What Does A Theater Director Do?
Those plays and theatrical productions you see on Broadway or in less illustrious stages would not be possible without a theater director at the helm. As the captain of the ship, so to speak, theater directors steer the entire production team to come up with the most creative and entertaining presentation of a dramatic script or musical score. Everything that happens on and off the set that is related to the presentation has the director’s approval.
From choosing the cast members to designing the set to rehearsing the play to making the final performance, theater directors are responsible for every decision made. They conduct auditions to select the lead and supporting actors for the play. Directors also hire other members of the production crew—from set designers to costume designers to musicians.
Once the performers have been chosen, the directors craft a schedule for regular practices. They work with actors during rehearsals to polish their acting skills and instruct them on their blocking for various scenes of the presentation. They provide feedback to each actor on how their lines should be delivered, the appropriate gestures to do and what emotion should be portrayed in the scene. If they feel that the cast needs more work on their acting, they also schedule workshops and other acting development programs. They may also require actors to learn new skills if the script calls for it.
Theater directors also work together with the production’s creative teams to come up with the best stage design and costumes for the actors. They meet with set designers to decide on how the stage should look scene after scene following the script. They also meet with costume designers to determine the most appropriate costumes for the actors. If the play is set at a particular historical period, the costumes have to reflect the clothes worn during that time in order to add to the authenticity of the production.
Theater directors work closely with the scriptwriter of the play if it is a fresh script. They examine the script in detail to determine how best to present it to the audience. In the case of plays that have already been produced a number of times—such as in Shakespearean plays—theater directors simply find a way to improve its creative interpretation. They also work closely with the musical director to come up with the most appropriate musical score for the whole production.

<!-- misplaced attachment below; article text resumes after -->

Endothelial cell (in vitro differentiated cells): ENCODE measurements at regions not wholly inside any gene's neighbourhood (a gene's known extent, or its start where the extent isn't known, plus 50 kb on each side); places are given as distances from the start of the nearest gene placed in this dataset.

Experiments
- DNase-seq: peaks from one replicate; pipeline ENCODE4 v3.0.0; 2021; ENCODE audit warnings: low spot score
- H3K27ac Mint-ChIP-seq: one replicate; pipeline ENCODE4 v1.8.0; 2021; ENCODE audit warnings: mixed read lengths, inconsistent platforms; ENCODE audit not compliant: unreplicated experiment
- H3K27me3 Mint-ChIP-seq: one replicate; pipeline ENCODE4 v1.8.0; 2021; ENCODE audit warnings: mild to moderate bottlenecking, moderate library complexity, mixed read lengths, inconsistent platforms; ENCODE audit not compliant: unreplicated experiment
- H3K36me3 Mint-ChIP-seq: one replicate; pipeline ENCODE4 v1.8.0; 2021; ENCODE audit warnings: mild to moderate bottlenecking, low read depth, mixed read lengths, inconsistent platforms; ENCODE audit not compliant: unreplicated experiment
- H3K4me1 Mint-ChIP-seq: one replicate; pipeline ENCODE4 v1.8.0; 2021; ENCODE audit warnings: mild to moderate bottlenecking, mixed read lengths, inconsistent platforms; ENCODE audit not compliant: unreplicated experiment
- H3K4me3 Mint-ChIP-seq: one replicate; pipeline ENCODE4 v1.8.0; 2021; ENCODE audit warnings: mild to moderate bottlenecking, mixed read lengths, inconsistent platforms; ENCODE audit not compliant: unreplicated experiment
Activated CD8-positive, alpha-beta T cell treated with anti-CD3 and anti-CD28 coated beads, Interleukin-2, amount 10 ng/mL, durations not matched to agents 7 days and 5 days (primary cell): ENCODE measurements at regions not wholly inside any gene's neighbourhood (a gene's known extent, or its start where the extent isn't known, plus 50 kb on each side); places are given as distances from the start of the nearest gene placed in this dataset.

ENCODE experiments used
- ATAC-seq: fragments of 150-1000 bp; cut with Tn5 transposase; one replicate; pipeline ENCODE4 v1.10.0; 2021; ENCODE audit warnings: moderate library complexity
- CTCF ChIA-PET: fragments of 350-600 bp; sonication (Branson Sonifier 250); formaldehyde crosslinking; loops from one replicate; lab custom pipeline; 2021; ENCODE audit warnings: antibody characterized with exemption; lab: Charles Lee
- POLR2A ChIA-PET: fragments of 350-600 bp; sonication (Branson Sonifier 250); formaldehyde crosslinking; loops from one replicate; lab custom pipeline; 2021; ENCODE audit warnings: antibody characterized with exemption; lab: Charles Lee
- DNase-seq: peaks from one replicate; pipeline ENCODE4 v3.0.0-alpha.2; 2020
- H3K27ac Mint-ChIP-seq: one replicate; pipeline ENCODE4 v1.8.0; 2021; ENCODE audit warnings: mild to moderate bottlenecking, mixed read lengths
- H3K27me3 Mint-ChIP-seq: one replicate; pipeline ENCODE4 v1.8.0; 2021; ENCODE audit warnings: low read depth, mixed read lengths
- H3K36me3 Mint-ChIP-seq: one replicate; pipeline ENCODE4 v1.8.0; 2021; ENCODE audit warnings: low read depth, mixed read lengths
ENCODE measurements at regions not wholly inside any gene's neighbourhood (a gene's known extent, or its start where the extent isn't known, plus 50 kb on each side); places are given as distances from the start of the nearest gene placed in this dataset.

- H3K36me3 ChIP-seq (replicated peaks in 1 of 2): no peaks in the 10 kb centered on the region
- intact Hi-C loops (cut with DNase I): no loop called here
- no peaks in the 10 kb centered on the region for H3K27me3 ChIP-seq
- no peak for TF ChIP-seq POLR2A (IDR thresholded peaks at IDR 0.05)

Theater directors don’t just direct the entire production. They also serve as the liaison for all parties involved in the production. They serve to communicate the wishes of the producer to the cast and crew and vice-versa. If there are issues that performers have with each other or with other members of the crew, the director stays on top of the situation to ensure that their final objective of producing a presentation that can move the audience gets accomplished.
On the day of the production, theater directors don’t only have to deal with their own apprehensions about whether the play will turn out as expected. They also have to encourage actors—especially those who are having their debut in stage acting—to calm down, focus and give their best performance. Since theatrical presentations usually run for a certain number of days, one challenge for all directors is how to encourage their cast and crew members to give the same level of performance day in and day out. Each director has his ways, with the more seasoned ones knowing just how to motivate their actors to give strong performances every time.
The work of theater directors isn’t just confined to the stage. They also give interviews to various media outlets to help in promoting the production. They are also responsible for coming up with a production that meets the budget set forth by the executive producer who takes care of raising money for the show. Theater directors need to be resourceful and creative in coming up with ideas for props or costumes in case they have to work on a very tight budget. Budgetary concerns will also play a role in the casting of performers for the play as already established theater actors have higher talent fees than those who are still building their reputation in the theater industry.